While you may not want to take the time to blog it, I do encourage you to read the portion of In the Shade of The Qur'an which is online.
The portion that is online, the 30th juz' (or part) of the Qur'an, deals with the shortest surahs (usually translated chapters) of the Qur'an and the ones which were, for the most part revealed earliest chronologically.
I think if you looked at any parts of Qutb's tafseer and compared them to other tafseers what will strike you most is how similar they are, if you have in your mind some idea that Qutb is some wild-eyed fanatic who came up with new meanings never thought of before. That just is simply untrue.
Especially, however, when dealing with these early short surahs, which deal primarily with the issues of the oneness of God, the reality of the day of judgment and issues of basic universal morality, I don't even think you'll find much controversial (at least unless you think the idea of the end of this world and a subsequent Day of Judgment is controversial).
The only ways in which Qutb's tafseer is really any different from the classical tradition of tafseer are 1. In some sections he does focus more on an understanding of the text in terms of how it relates to an Islamic "movement" in the 20th century. As I said, though, this will not really be the case for the surahs of the 30th juz.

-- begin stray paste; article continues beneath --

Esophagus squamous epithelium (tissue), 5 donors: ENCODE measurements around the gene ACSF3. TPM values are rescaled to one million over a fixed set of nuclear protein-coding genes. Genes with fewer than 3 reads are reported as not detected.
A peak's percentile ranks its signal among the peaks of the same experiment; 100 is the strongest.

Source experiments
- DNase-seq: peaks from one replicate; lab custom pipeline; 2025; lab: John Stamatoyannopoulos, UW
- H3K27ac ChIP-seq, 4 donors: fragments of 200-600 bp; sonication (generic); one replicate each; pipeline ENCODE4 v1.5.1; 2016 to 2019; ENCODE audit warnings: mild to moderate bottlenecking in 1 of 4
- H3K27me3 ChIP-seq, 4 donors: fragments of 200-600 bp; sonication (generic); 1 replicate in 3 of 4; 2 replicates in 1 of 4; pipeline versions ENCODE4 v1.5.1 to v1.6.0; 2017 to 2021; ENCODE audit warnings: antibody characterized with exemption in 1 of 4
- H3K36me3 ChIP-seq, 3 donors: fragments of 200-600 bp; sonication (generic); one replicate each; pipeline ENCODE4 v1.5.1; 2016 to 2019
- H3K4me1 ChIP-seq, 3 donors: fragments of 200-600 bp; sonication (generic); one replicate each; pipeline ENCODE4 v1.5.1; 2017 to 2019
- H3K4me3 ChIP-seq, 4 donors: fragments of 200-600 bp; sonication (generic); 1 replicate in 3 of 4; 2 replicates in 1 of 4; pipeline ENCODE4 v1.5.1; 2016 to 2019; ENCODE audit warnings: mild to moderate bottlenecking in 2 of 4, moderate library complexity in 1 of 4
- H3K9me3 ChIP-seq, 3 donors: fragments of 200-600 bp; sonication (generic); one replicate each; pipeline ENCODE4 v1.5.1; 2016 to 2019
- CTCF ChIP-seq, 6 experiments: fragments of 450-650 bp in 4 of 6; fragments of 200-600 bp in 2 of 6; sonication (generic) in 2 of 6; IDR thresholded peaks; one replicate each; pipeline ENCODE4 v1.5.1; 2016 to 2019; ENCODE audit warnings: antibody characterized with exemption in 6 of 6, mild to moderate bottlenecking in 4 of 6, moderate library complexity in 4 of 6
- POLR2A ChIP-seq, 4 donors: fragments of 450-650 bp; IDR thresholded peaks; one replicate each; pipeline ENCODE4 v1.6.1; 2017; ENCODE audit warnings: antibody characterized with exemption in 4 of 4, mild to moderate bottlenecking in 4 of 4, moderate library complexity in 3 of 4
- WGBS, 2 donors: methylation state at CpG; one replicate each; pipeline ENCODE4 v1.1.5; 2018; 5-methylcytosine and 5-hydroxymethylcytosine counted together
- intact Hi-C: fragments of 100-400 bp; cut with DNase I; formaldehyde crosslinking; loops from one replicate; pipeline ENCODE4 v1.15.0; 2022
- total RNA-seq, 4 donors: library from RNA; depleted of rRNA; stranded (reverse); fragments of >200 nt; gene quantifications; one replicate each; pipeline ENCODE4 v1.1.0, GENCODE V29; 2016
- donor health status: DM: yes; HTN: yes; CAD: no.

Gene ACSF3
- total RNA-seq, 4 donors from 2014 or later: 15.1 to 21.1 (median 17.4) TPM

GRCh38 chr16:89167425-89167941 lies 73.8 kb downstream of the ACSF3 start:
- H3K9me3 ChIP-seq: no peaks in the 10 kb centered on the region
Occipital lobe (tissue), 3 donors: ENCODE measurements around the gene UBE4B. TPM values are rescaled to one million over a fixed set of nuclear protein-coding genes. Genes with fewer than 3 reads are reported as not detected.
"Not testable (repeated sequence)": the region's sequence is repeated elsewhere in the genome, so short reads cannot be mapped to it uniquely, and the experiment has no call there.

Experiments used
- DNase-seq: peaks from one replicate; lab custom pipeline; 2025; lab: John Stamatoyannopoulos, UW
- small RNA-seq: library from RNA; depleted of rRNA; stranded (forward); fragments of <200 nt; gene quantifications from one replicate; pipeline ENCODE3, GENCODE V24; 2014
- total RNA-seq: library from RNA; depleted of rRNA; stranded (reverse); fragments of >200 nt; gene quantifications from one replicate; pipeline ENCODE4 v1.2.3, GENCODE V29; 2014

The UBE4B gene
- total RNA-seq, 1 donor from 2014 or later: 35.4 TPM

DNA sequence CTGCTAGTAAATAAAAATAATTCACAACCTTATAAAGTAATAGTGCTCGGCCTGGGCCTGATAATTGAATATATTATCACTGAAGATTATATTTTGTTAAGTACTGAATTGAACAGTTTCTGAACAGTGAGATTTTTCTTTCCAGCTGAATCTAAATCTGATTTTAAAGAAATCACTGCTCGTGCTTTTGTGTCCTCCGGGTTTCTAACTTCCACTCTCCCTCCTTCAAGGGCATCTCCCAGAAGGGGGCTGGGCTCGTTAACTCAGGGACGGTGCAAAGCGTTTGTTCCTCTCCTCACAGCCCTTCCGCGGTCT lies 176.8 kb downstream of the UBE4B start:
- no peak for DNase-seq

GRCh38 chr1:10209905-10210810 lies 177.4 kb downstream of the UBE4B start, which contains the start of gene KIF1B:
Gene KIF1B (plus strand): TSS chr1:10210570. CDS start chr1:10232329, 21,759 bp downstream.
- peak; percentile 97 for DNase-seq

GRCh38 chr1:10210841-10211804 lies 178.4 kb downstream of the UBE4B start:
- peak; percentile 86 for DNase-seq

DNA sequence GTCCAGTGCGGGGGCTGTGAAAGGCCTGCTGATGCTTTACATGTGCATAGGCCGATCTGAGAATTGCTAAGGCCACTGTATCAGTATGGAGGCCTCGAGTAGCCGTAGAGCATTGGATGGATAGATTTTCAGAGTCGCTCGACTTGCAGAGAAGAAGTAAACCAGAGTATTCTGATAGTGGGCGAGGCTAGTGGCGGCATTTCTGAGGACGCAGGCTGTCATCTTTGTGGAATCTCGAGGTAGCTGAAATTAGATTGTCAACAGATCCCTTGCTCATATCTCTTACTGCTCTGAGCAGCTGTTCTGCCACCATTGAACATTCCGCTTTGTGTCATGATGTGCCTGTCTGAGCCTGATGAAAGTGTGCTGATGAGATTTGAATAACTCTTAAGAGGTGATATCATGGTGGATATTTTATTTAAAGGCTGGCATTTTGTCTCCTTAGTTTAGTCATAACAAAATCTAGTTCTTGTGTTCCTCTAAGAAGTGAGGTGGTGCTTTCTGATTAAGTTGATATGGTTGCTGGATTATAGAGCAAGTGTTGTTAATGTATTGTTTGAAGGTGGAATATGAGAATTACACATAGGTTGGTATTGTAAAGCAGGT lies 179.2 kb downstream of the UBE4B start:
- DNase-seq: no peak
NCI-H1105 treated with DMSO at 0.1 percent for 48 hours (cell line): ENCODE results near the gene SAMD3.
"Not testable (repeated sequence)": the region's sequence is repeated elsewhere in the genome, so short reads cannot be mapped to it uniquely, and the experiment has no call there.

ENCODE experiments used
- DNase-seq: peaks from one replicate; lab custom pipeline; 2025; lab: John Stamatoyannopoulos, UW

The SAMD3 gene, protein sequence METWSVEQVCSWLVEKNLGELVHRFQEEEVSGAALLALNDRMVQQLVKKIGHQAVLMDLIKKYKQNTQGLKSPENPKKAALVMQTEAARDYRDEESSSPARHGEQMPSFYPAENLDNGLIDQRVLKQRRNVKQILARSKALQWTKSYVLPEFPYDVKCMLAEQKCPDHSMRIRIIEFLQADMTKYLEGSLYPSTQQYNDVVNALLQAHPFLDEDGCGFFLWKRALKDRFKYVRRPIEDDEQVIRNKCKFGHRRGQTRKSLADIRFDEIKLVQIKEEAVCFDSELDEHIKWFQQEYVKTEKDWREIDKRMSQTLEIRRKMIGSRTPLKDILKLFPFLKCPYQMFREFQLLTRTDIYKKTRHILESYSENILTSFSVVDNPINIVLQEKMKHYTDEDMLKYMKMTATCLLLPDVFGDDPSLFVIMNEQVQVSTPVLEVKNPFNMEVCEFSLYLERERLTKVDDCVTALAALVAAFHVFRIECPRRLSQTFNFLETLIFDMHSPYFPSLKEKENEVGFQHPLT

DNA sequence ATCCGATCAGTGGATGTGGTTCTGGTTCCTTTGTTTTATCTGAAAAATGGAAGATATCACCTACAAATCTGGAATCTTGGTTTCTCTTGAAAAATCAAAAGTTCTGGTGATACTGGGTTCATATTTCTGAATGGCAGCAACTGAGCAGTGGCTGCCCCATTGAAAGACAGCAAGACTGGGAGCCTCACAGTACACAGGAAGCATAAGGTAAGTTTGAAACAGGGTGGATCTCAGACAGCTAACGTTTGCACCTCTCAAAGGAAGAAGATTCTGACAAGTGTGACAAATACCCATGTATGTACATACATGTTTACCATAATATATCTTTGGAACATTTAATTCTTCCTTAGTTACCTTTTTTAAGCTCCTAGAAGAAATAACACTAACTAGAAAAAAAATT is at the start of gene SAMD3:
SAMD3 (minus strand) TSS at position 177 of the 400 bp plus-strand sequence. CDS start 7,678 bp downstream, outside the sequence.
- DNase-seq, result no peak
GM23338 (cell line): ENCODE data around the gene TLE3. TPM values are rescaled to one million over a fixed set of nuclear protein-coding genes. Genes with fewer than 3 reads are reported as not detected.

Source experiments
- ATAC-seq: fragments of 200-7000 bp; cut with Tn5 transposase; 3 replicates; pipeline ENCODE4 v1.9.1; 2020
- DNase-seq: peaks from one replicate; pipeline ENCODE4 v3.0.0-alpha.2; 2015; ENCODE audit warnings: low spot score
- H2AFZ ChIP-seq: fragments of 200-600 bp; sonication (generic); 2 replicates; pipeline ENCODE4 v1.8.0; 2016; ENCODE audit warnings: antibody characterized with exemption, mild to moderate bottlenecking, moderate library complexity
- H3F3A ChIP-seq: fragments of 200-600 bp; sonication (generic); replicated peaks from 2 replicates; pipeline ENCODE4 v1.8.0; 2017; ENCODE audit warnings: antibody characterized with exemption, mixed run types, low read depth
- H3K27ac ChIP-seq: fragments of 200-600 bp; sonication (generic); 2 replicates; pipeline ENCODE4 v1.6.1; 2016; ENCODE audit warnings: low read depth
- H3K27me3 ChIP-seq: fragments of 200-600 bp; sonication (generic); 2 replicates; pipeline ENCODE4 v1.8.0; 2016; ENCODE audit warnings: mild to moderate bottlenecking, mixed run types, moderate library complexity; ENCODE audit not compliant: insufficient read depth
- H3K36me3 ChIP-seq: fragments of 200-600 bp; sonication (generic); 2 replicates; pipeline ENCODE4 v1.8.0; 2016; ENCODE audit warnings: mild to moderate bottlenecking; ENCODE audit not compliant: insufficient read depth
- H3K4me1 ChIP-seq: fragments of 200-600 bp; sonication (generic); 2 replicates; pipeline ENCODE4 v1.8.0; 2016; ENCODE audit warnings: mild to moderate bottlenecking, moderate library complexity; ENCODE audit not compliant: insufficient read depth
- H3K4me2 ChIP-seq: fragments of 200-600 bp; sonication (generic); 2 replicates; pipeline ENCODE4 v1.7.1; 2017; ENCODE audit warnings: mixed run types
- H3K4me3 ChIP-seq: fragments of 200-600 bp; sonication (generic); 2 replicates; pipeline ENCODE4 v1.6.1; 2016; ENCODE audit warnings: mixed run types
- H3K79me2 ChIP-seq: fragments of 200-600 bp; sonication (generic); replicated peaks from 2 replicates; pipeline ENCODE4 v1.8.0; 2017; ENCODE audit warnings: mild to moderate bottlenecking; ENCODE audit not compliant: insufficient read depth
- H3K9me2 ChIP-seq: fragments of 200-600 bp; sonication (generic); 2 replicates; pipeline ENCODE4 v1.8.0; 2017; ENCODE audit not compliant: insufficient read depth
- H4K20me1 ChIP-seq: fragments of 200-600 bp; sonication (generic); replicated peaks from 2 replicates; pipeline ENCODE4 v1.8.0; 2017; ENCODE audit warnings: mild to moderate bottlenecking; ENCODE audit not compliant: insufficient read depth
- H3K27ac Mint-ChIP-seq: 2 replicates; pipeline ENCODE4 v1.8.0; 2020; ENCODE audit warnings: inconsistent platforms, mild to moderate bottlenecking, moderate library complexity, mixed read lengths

2. As his background was in literature, Qutb also emphasizes literary aspects of the Qur'an and talks a lot about the imagery used by God and the specific language used. You will find a good deal of discussion of this in the 30th juz' but of course not all of it will even be included in an English translation and some that is will lose much of its power since there is a limit to how much one can talk about the literary power of a work to someone who does not even understand the language its written in.
Anyways, if you do read it, let me know if you agree with these observations, I'm interesed to know.